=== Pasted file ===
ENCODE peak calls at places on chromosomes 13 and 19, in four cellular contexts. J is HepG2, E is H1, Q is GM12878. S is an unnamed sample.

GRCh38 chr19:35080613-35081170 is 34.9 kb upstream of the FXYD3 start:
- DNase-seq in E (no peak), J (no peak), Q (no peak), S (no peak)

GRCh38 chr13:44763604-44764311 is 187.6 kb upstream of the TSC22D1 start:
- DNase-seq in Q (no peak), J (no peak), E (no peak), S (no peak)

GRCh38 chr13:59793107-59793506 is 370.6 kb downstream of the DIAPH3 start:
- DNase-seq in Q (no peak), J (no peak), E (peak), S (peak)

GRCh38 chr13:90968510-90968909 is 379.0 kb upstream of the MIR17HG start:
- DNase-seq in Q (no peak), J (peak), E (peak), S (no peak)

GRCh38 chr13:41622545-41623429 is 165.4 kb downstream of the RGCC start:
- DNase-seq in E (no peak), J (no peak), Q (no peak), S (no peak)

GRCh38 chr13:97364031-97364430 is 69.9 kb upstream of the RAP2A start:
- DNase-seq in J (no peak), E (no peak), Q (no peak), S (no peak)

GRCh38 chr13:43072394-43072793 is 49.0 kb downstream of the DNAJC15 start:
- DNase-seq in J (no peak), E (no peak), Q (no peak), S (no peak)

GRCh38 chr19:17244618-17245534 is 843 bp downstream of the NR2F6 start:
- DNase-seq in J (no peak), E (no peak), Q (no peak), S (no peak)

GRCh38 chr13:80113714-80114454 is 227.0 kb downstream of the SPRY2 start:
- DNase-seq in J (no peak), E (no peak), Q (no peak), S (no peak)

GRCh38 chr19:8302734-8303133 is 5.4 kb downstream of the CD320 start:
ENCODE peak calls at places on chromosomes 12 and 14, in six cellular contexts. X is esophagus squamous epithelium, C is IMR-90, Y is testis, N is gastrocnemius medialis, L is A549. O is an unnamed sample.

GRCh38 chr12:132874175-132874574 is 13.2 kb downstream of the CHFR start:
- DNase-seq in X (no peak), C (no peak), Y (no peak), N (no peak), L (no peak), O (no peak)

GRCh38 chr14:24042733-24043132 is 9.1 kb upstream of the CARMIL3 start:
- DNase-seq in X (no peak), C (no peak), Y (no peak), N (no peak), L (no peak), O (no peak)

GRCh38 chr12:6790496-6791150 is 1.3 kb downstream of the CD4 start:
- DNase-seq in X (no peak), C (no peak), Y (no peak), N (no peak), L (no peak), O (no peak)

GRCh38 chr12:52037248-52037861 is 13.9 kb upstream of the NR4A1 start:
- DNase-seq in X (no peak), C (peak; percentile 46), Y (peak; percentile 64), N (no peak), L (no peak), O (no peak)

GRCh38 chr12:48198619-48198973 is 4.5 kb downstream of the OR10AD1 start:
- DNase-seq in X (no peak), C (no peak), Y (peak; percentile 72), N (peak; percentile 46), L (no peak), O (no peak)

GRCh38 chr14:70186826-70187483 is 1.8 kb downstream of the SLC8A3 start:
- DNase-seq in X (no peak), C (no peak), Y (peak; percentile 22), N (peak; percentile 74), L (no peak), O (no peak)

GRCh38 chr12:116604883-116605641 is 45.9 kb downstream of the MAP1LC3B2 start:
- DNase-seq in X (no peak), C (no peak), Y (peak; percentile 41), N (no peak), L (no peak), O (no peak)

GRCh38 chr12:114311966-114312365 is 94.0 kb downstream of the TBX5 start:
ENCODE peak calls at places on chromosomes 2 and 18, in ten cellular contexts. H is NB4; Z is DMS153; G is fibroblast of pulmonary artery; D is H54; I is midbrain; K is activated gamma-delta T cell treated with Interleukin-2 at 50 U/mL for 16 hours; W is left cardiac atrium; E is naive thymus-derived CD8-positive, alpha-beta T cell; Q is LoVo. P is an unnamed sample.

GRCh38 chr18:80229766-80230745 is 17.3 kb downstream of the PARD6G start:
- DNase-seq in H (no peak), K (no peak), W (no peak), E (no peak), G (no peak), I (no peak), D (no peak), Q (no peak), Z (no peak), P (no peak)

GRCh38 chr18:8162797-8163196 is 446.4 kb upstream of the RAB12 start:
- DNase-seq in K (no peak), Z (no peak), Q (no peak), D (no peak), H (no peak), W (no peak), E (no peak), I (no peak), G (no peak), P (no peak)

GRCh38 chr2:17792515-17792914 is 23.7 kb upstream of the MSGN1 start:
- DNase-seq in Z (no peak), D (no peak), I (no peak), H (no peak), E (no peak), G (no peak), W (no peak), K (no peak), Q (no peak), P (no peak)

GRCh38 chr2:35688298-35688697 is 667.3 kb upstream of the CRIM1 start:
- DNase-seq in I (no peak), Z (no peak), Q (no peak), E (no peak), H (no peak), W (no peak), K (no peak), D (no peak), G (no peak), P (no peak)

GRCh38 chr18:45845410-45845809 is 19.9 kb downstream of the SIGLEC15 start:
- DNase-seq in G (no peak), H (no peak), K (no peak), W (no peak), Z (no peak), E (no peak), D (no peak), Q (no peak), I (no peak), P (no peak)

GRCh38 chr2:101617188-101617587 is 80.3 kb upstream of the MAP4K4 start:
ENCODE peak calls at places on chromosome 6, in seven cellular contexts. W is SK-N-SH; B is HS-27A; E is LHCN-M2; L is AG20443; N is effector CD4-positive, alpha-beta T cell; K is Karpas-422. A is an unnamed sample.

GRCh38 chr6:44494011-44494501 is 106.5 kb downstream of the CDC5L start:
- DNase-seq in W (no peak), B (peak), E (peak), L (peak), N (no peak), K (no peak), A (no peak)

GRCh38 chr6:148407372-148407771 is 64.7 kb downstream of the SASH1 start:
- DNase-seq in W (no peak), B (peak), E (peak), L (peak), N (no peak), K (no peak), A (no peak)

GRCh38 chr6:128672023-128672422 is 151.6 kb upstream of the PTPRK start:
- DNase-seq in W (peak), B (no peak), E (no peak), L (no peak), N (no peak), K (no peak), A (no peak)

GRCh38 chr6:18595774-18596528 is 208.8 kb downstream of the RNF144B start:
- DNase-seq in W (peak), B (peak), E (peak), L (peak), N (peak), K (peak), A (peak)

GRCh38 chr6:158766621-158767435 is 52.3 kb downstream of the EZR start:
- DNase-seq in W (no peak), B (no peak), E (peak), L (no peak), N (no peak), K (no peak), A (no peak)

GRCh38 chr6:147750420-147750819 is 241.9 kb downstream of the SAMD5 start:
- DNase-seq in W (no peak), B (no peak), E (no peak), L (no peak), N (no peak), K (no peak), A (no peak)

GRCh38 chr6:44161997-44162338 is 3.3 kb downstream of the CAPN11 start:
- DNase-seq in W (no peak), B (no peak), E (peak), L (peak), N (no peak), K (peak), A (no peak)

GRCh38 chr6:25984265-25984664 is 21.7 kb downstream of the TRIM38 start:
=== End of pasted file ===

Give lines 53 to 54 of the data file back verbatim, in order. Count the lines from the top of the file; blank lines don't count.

- DNase-seq in W (no peak), B (peak), E (peak), L (peak), N (no peak), K (no peak), A (no peak)

GRCh38 chr6:128672023-128672422 is 151.6 kb upstream of the PTPRK start: